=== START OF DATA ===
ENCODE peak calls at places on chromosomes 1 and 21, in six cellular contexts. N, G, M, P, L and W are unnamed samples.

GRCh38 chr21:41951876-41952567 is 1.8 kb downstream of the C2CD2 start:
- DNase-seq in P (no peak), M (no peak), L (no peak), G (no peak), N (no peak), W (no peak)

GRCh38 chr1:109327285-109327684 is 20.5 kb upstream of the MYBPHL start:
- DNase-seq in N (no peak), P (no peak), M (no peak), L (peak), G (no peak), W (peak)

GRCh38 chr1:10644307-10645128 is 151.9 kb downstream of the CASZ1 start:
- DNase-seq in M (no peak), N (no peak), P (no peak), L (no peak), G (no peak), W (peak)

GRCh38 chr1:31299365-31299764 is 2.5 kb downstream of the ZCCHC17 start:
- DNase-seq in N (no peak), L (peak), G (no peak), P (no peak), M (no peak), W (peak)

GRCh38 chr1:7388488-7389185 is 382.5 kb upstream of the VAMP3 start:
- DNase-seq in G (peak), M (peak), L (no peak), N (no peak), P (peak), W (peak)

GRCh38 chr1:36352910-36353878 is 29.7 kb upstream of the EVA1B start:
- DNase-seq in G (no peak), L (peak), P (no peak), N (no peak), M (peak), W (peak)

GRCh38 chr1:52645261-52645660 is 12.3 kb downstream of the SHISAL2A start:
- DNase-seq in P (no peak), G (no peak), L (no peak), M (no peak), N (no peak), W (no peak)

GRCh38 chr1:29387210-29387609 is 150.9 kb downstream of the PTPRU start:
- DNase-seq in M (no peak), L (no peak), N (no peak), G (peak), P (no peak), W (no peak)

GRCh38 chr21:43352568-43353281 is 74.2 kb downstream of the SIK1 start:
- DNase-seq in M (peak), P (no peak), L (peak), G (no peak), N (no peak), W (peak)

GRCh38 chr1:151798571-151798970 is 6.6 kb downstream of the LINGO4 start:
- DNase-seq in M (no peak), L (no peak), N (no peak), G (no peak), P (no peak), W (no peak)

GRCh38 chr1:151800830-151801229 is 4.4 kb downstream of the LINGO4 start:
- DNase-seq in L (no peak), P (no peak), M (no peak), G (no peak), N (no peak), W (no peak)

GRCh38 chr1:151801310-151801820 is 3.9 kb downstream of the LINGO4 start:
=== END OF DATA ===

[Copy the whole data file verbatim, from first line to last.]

ENCODE peak calls at places on chromosomes 1 and 21, in six cellular contexts. N, G, M, P, L and W are unnamed samples.

GRCh38 chr21:41951876-41952567 is 1.8 kb downstream of the C2CD2 start:
- DNase-seq in P (no peak), M (no peak), L (no peak), G (no peak), N (no peak), W (no peak)

GRCh38 chr1:109327285-109327684 is 20.5 kb upstream of the MYBPHL start:
- DNase-seq in N (no peak), P (no peak), M (no peak), L (peak), G (no peak), W (peak)

GRCh38 chr1:10644307-10645128 is 151.9 kb downstream of the CASZ1 start:
- DNase-seq in M (no peak), N (no peak), P (no peak), L (no peak), G (no peak), W (peak)

GRCh38 chr1:31299365-31299764 is 2.5 kb downstream of the ZCCHC17 start:
- DNase-seq in N (no peak), L (peak), G (no peak), P (no peak), M (no peak), W (peak)

GRCh38 chr1:7388488-7389185 is 382.5 kb upstream of the VAMP3 start:
- DNase-seq in G (peak), M (peak), L (no peak), N (no peak), P (peak), W (peak)

GRCh38 chr1:36352910-36353878 is 29.7 kb upstream of the EVA1B start:
- DNase-seq in G (no peak), L (peak), P (no peak), N (no peak), M (peak), W (peak)

GRCh38 chr1:52645261-52645660 is 12.3 kb downstream of the SHISAL2A start:
- DNase-seq in P (no peak), G (no peak), L (no peak), M (no peak), N (no peak), W (no peak)

GRCh38 chr1:29387210-29387609 is 150.9 kb downstream of the PTPRU start:
- DNase-seq in M (no peak), L (no peak), N (no peak), G (peak), P (no peak), W (no peak)

GRCh38 chr21:43352568-43353281 is 74.2 kb downstream of the SIK1 start:
- DNase-seq in M (peak), P (no peak), L (peak), G (no peak), N (no peak), W (peak)

GRCh38 chr1:151798571-151798970 is 6.6 kb downstream of the LINGO4 start:
- DNase-seq in M (no peak), L (no peak), N (no peak), G (no peak), P (no peak), W (no peak)

GRCh38 chr1:151800830-151801229 is 4.4 kb downstream of the LINGO4 start:
- DNase-seq in L (no peak), P (no peak), M (no peak), G (no peak), N (no peak), W (no peak)

GRCh38 chr1:151801310-151801820 is 3.9 kb downstream of the LINGO4 start: